A lost, unfinished script written by Stanley Kubrick in 1956 called “Burning Secret” has been found in Wales, and is so close to completion that it could be made into a feature film.
According to The Guardian, the screenplay was found by Nathan Abrams, a professor of film at Bangor University in Wales, who says he came across it while doing research for his upcoming book about Kubrick’s final film, “Eyes Wide Shut.”
The script is dated October 24, 1956 — one year before he found his breakthrough hit with the Kirk Douglas antiwar film “Paths of Glory” — and bears the stamp of MGM’s script department. Kubrick moved to the U.K. in 1961 after becoming disillusioned with the Hollywood system, and many of his personal writings are archived there.
“I couldn’t believe it. It’s so exciting. It was believed to have been lost,” Abrams said about the screenplay. “Kubrick aficionados know he wanted to do it, [but] no one ever thought it was completed. We now have a copy and this proves that he had done a full screenplay.”
Based on the 1913 novel by Stefan Zweig and co-written by Calder Willingham (who also co-wrote “Paths of Glory”), “Burning Secret” follows a lecherous man who befriends a 10-year-old boy with the hopes of using him to seduce his mother at a spa resort. The reason for the commissioned project’s cancellation is disputed. Some believe that MGM nixed it after the studio discovered Kubrick was filming “Paths of Glory” with United Artists, while Abrams believes the story’s focus on a child’s manipulation by a predatory adult might have been deemed too risque for audiences in 1950s America.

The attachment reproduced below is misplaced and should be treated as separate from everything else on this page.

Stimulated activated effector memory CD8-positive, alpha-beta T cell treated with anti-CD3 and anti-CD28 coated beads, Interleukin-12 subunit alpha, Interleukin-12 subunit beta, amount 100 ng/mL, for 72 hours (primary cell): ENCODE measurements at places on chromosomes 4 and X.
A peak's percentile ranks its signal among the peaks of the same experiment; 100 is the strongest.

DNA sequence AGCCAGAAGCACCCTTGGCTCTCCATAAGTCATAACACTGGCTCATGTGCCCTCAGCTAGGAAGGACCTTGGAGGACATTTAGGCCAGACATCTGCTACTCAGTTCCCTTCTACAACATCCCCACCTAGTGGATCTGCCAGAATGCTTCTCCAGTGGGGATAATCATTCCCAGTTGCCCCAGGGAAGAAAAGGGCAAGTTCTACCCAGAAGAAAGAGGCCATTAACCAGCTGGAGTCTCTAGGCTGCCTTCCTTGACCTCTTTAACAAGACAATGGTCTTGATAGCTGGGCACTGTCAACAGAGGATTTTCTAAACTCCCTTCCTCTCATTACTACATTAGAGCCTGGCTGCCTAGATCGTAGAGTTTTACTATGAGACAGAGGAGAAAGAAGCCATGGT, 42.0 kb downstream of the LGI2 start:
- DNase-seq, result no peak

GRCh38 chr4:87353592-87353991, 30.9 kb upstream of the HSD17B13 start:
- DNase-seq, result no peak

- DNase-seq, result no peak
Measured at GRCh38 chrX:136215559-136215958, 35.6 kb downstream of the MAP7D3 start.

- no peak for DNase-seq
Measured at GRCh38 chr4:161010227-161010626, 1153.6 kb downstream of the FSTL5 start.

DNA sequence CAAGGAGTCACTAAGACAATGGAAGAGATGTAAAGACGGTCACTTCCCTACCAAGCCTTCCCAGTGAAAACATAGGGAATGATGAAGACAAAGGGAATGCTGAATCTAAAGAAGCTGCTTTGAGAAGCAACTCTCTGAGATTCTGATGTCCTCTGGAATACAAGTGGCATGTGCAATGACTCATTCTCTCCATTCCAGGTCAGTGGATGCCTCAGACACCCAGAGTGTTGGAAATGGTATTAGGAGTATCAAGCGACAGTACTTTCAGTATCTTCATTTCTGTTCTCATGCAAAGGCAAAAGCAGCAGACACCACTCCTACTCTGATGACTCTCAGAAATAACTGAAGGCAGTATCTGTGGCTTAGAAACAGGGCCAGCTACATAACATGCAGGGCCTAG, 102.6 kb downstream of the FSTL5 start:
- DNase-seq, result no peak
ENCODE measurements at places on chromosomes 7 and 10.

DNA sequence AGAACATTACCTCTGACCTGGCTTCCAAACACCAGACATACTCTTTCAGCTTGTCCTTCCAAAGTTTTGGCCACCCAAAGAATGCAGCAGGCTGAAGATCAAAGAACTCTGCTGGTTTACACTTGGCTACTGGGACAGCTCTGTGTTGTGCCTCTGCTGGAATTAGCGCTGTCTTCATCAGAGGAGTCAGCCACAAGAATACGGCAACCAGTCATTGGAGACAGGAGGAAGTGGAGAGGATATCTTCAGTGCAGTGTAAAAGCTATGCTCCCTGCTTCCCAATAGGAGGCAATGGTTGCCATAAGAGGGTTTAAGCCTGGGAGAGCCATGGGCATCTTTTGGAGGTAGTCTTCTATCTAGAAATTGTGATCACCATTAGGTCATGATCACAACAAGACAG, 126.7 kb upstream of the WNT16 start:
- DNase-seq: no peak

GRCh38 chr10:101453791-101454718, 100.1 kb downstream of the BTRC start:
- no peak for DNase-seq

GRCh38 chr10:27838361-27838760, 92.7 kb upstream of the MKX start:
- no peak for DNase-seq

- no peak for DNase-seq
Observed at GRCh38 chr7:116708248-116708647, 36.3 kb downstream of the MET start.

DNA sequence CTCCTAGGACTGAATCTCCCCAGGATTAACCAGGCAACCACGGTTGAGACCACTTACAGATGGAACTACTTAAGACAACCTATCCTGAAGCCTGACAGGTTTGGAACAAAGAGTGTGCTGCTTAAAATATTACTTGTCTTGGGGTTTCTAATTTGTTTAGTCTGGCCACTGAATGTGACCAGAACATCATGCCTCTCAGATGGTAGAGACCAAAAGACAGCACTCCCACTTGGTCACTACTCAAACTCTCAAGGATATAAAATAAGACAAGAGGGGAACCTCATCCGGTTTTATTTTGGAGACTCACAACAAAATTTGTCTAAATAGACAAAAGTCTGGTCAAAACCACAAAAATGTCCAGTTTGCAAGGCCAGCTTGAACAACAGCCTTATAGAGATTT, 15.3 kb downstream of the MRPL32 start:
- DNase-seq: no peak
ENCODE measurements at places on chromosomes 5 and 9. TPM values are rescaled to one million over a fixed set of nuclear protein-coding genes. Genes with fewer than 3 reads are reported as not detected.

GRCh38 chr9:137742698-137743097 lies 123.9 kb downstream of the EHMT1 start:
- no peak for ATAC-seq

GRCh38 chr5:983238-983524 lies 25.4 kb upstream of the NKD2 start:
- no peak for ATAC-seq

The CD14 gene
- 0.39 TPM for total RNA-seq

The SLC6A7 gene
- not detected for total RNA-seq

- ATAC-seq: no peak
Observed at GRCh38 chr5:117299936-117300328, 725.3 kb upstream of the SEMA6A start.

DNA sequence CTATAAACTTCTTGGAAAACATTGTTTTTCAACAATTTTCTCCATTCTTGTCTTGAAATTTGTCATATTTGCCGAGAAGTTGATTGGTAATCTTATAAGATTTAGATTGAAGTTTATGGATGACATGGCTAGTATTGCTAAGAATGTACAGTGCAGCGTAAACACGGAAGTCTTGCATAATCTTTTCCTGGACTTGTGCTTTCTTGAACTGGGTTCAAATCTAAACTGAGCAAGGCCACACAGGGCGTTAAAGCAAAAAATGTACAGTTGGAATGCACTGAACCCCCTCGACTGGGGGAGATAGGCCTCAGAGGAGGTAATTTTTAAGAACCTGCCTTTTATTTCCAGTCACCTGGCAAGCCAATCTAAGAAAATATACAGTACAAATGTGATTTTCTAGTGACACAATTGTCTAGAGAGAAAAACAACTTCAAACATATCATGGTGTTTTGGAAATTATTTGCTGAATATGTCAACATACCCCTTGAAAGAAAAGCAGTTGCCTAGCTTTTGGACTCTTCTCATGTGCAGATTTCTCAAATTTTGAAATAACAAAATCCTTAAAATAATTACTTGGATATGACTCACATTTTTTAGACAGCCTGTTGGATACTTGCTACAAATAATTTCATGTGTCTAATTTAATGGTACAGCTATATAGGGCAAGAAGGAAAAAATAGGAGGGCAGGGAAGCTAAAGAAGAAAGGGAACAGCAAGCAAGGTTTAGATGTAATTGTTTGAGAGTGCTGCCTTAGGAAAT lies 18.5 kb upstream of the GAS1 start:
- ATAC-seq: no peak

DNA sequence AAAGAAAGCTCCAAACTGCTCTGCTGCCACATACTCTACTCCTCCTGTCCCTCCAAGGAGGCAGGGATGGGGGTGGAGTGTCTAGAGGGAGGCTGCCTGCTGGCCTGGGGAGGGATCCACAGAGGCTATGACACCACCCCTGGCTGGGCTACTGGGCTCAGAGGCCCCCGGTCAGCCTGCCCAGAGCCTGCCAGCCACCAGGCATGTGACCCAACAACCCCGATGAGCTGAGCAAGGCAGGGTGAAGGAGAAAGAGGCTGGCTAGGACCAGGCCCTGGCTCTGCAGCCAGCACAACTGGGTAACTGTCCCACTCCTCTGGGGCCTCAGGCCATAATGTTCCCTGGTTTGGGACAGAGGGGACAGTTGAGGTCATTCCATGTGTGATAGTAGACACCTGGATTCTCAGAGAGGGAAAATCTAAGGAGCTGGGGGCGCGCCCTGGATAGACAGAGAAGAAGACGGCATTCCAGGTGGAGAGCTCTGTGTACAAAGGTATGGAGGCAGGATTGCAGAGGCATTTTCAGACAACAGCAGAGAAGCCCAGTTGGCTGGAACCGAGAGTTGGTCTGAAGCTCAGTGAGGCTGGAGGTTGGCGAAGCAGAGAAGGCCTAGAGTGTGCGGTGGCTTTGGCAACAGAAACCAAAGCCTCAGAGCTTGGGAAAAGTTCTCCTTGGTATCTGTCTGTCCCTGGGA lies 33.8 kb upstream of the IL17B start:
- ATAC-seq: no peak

No word yet on whether a studio would consider picking up Kubrick’s decades-old script, but it wouldn’t be the first time one of his ideas was posthumously adapted. Two years after his death in 1999, Steven Spielberg turned his concept about an android child adopted by a human family into “A.I.: Artificial Intelligence.”
Among Kubrick’s other classic films are “2001: A Space Odyssey,” “Dr. Strangelove or: How I Learned to Stop Worrying and Love the Bomb,” “A Clockwork Orange,” “The Shining” and “Full Metal Jacket.”